Fairness in Games, Metagames, and the “Real” World

February 4, 2012 at 17:16 (Game Design, Law, Philosophy, Politics)

Leave it to a stimulating conference to bring me back from thesis-induced blog-cation. Two weeks ago, the Peter Wall Institute hosted an exploratory workshop on fairness, and I was most fortunate to attend as a graduate student commentator for a panel on fairness and economic advantage. In the course of reading over the papers for the panel – an eclectic assortment of pieces ranging from insolvency law to the Eurozone crisis to some of the work I’ve helped carry out looking at attitudes towards distributive justice issues in cognitive enhancement – I perceived several recurring themes that I drew out and elaborated on in my commentary. One in particular, it seemed to me, emerged frequently throughout the rest of the conference as well: thinking of fairness in terms of games and rules, especially with an eye to zero-sum vs. positive-sum games, and often with similarities to the Prisoner’s Dilemma or other game-theoretic scenarios. In particular, some of the discussion later in the conference that happened to deal with fairness in sporting events set me thinking about how this approach to conceptualizing fairness might be quite concretely useful when redeployed in the realm of rather more “serious business.”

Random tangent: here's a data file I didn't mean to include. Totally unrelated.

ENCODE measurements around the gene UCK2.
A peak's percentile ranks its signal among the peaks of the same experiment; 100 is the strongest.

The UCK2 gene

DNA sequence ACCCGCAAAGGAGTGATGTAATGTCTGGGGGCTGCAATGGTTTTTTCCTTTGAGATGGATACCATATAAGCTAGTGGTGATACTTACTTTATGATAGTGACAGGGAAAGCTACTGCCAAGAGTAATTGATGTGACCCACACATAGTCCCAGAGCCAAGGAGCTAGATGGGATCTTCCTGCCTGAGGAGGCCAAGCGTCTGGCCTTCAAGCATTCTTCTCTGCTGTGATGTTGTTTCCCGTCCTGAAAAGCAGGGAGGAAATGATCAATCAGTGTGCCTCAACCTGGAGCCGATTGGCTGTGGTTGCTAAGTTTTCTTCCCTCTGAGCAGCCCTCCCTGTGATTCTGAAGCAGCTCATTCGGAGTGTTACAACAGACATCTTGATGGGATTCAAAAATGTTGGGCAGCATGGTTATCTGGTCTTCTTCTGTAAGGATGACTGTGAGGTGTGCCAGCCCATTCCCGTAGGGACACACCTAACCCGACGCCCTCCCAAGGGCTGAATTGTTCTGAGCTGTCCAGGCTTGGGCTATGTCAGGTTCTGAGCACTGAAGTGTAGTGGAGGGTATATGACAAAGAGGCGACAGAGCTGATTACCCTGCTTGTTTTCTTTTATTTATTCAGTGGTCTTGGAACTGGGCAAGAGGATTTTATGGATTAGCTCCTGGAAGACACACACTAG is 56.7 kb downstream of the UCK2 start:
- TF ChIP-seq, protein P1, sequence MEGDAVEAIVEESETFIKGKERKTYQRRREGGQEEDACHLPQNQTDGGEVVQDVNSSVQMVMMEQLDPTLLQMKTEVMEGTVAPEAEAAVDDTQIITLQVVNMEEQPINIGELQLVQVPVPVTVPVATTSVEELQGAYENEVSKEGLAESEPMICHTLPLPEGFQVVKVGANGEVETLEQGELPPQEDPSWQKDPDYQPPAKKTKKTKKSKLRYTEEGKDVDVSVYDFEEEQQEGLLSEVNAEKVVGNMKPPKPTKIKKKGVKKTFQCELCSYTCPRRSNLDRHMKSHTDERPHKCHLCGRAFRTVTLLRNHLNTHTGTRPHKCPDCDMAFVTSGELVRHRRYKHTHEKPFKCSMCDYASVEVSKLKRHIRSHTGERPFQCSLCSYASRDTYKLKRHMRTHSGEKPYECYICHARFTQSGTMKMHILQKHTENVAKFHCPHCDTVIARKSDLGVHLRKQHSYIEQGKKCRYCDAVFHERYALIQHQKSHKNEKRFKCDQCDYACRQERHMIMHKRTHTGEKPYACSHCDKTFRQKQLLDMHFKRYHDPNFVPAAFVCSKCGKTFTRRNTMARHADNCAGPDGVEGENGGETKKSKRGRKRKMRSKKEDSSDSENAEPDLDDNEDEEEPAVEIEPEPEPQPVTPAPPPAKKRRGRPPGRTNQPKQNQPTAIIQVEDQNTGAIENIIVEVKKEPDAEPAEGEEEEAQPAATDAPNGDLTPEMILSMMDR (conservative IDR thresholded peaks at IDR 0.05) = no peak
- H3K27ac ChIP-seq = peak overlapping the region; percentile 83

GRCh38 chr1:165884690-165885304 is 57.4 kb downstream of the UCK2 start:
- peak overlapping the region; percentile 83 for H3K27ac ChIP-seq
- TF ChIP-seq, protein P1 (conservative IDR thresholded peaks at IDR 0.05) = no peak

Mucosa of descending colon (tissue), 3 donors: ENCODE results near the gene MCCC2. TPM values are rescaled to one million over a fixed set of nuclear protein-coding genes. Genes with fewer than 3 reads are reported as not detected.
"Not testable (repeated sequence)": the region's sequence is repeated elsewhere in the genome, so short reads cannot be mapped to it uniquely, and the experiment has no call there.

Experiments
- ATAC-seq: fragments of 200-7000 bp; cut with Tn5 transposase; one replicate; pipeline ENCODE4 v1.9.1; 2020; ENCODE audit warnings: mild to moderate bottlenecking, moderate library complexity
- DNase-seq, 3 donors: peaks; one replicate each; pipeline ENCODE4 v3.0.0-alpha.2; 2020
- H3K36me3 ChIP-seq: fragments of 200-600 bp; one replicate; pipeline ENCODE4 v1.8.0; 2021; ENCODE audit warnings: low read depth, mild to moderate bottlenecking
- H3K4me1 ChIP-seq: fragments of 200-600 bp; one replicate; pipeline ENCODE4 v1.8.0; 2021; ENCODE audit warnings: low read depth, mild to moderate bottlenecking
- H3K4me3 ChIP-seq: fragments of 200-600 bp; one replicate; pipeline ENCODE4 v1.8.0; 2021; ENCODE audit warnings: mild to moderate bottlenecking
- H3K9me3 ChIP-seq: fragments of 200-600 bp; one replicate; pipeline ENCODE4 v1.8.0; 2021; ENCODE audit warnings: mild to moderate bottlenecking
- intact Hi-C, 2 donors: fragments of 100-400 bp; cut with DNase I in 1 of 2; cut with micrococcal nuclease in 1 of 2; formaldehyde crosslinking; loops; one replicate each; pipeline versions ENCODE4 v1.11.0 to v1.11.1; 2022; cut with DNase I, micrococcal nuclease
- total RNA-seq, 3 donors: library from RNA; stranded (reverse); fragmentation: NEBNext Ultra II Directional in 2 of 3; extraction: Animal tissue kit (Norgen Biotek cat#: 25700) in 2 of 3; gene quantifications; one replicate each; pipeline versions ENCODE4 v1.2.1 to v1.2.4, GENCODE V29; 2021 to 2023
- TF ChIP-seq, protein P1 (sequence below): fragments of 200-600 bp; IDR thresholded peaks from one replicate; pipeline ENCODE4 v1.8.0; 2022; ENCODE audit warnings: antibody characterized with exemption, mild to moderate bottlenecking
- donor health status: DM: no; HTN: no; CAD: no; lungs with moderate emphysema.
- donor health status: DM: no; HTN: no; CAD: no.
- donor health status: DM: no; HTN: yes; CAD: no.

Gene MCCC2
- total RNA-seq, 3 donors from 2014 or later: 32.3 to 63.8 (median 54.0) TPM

Let’s begin with an example – a clear, if not exactly commonly occurring, example of an unfair game. Imagine a marathon about to begin. The various competitors are poised and ready at the starting line … but one of them is not on foot. He’s sitting in a Formula One car. It should be clear enough that this is a pretty terrible marathon that none of the on-foot participants will be altogether keen on going through with. But though the example is whack-you-over-the-head obvious in its unfairness, things get a little more interesting when we do some proper philosophy and try to clarify just what about the nature of the situation is constitutive of its unfairness.

I think we can say at least two things on this topic that will turn out to have sufficient generality. Read the rest of this entry »

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